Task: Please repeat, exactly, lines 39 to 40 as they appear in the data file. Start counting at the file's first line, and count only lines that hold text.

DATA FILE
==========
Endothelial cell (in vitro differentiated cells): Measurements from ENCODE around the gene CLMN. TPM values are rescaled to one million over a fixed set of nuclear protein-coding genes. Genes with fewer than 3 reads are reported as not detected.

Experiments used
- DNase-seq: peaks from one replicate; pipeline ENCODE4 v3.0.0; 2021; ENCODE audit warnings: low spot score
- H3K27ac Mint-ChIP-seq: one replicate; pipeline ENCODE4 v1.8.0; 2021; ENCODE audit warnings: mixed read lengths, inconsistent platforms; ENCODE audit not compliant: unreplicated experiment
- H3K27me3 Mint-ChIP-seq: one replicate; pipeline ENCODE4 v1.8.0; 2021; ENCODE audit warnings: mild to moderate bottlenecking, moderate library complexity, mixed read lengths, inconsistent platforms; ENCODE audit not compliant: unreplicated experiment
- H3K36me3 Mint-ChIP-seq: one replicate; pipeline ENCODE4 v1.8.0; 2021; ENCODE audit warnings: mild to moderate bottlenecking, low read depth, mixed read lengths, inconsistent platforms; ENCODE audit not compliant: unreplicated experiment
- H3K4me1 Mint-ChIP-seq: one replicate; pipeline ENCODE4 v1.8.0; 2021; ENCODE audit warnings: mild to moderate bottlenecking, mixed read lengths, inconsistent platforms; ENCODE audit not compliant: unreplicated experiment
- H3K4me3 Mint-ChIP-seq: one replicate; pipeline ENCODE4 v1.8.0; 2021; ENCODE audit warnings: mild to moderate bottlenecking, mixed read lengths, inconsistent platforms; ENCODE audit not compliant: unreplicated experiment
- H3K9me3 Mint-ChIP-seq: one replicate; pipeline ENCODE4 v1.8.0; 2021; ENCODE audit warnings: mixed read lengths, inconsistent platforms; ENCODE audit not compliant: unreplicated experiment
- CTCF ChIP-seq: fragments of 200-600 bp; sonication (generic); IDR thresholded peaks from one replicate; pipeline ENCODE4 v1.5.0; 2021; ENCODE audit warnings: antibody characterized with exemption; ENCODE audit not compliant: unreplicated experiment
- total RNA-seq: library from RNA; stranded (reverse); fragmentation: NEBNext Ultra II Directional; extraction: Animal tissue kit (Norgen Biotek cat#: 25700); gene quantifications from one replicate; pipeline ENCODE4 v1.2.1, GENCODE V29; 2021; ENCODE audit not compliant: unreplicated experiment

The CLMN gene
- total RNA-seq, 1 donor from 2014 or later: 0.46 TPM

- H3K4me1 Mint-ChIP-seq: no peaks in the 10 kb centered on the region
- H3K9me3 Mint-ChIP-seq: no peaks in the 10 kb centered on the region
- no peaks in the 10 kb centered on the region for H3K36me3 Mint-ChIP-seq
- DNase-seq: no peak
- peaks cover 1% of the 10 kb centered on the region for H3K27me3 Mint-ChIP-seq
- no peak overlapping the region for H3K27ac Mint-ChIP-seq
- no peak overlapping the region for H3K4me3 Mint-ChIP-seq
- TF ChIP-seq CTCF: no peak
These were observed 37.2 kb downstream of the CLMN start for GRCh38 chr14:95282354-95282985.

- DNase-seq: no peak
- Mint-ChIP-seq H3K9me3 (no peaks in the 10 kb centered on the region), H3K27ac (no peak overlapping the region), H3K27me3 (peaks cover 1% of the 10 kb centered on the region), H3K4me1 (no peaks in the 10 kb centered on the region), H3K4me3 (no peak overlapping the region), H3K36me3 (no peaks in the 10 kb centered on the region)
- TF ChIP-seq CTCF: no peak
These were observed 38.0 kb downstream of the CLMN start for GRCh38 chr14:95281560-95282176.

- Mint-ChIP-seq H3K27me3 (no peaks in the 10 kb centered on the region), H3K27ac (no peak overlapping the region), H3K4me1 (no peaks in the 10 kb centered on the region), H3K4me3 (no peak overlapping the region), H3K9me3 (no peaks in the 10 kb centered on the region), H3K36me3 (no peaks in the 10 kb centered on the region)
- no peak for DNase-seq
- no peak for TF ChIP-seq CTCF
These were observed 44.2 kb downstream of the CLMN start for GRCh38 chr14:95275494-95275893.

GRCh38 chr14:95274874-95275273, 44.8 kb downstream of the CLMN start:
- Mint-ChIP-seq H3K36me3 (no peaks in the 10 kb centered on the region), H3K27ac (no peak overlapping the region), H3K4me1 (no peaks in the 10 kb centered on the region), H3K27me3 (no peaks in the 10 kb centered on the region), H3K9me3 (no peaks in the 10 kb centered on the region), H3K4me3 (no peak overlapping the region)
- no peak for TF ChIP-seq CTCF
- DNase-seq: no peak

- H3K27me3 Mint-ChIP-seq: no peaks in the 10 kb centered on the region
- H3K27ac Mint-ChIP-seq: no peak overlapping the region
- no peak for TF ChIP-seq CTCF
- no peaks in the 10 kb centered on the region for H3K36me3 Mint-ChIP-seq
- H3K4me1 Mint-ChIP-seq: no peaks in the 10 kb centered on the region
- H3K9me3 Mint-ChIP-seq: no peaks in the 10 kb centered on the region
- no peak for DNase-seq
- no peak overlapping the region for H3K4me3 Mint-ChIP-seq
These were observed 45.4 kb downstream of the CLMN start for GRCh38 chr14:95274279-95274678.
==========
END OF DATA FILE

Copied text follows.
- H3K4me1 Mint-ChIP-seq: no peaks in the 10 kb centered on the region
- H3K9me3 Mint-ChIP-seq: no peaks in the 10 kb centered on the region